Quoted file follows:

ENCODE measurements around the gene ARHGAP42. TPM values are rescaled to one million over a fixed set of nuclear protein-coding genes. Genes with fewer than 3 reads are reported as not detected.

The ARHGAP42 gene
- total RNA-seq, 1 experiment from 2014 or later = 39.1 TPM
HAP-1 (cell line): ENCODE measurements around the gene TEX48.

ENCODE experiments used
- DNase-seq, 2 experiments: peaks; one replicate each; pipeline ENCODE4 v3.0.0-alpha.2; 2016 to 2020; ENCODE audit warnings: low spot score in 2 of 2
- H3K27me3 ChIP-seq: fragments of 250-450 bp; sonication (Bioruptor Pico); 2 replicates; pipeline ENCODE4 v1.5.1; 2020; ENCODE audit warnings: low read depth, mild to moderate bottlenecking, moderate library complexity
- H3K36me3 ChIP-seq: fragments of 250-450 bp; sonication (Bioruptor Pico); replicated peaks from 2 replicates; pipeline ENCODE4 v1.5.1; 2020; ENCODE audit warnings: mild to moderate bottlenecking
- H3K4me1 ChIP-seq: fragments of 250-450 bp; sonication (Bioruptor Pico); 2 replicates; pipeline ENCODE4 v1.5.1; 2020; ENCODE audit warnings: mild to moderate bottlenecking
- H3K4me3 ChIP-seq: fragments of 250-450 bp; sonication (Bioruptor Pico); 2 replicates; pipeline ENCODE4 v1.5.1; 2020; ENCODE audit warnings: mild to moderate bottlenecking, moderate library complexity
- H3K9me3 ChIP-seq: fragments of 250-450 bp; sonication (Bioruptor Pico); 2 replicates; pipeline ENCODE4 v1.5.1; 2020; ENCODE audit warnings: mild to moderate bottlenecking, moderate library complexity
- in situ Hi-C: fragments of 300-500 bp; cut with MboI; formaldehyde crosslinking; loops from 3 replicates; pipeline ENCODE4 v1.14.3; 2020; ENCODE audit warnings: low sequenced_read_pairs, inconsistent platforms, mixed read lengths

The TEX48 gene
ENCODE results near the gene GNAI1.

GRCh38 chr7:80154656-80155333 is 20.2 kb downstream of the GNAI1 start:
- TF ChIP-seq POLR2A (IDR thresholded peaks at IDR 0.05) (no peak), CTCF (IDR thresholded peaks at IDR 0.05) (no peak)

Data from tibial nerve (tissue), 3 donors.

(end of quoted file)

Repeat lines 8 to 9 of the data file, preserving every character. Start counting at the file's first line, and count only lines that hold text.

- H3K36me3 ChIP-seq: fragments of 250-450 bp; sonication (Bioruptor Pico); replicated peaks from 2 replicates; pipeline ENCODE4 v1.5.1; 2020; ENCODE audit warnings: mild to moderate bottlenecking
- H3K4me1 ChIP-seq: fragments of 250-450 bp; sonication (Bioruptor Pico); 2 replicates; pipeline ENCODE4 v1.5.1; 2020; ENCODE audit warnings: mild to moderate bottlenecking